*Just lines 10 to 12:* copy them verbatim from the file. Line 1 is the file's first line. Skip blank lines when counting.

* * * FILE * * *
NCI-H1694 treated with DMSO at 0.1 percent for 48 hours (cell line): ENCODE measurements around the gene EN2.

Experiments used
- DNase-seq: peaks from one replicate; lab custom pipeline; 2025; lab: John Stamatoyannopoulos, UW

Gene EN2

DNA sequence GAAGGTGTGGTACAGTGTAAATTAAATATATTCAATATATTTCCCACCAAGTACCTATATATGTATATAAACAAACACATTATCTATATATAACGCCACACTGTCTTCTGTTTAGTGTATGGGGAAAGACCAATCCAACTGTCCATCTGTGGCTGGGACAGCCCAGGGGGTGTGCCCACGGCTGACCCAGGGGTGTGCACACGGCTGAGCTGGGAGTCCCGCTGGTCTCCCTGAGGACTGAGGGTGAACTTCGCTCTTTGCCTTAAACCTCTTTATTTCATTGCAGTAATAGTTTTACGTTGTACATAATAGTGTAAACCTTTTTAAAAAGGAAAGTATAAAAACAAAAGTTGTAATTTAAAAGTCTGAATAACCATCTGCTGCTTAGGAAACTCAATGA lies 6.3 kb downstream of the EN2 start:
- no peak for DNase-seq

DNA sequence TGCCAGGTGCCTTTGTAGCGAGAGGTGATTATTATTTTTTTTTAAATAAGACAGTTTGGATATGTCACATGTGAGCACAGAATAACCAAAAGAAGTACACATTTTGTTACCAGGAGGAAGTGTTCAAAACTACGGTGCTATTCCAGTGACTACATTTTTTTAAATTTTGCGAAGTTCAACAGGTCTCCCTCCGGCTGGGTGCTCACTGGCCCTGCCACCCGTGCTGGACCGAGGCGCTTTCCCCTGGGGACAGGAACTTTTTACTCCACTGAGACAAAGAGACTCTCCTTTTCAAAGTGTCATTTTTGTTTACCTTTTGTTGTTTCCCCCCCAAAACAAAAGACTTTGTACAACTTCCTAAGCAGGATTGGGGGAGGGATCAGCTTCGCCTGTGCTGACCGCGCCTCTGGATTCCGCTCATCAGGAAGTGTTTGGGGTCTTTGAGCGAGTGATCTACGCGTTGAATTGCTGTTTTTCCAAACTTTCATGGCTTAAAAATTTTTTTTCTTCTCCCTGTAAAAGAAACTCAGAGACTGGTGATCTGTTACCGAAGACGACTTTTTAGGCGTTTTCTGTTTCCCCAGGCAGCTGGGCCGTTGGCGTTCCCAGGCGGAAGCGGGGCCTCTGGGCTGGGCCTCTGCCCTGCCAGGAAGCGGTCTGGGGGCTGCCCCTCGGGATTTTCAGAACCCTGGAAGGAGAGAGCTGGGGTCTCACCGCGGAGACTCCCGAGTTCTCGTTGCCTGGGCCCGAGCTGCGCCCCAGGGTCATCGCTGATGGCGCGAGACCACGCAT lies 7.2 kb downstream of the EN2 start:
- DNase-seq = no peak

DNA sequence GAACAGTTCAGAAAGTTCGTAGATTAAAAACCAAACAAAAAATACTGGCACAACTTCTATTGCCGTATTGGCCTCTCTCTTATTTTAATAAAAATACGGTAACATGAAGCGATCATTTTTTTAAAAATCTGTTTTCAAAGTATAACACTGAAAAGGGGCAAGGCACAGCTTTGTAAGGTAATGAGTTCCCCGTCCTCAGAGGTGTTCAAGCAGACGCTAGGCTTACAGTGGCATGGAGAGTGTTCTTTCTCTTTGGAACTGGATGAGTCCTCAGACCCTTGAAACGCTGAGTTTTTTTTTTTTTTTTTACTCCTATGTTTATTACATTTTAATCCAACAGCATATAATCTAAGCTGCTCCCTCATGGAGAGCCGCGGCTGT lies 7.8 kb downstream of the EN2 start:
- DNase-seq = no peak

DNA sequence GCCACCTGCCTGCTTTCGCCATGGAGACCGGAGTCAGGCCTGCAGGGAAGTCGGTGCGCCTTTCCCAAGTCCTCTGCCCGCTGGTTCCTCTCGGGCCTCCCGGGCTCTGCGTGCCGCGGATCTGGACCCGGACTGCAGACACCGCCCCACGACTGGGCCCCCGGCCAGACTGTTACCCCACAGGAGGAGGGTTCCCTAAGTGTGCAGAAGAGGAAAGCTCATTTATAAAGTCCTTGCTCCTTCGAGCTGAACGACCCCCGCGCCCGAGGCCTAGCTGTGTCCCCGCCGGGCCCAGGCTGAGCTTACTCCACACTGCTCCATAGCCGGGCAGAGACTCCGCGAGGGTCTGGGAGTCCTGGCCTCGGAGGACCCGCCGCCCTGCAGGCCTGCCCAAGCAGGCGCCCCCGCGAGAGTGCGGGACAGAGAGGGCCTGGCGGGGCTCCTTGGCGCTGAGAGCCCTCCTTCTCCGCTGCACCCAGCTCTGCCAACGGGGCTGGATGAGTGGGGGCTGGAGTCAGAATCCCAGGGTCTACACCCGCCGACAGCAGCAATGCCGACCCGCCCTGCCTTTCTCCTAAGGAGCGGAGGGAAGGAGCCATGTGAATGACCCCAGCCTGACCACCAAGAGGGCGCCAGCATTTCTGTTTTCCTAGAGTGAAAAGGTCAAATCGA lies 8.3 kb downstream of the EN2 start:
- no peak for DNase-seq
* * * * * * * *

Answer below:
- DNase-seq = no peak

DNA sequence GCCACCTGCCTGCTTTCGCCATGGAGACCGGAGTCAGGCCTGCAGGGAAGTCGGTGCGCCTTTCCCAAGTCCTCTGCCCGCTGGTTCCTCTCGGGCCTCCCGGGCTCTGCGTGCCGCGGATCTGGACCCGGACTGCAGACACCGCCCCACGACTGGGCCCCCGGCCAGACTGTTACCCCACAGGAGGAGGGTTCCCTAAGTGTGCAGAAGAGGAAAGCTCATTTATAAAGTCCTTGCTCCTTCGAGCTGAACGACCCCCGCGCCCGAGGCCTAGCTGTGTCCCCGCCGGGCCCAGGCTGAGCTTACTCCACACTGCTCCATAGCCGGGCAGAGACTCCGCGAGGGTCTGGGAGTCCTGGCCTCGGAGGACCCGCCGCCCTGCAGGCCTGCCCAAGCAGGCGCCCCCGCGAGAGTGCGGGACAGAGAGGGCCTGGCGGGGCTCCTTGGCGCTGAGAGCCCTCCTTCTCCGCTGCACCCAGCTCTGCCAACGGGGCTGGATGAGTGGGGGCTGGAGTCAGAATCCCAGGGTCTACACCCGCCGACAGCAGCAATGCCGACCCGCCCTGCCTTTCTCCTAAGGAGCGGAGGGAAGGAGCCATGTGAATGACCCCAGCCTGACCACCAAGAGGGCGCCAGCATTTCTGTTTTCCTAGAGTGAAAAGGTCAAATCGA lies 8.3 kb downstream of the EN2 start:
- no peak for DNase-seq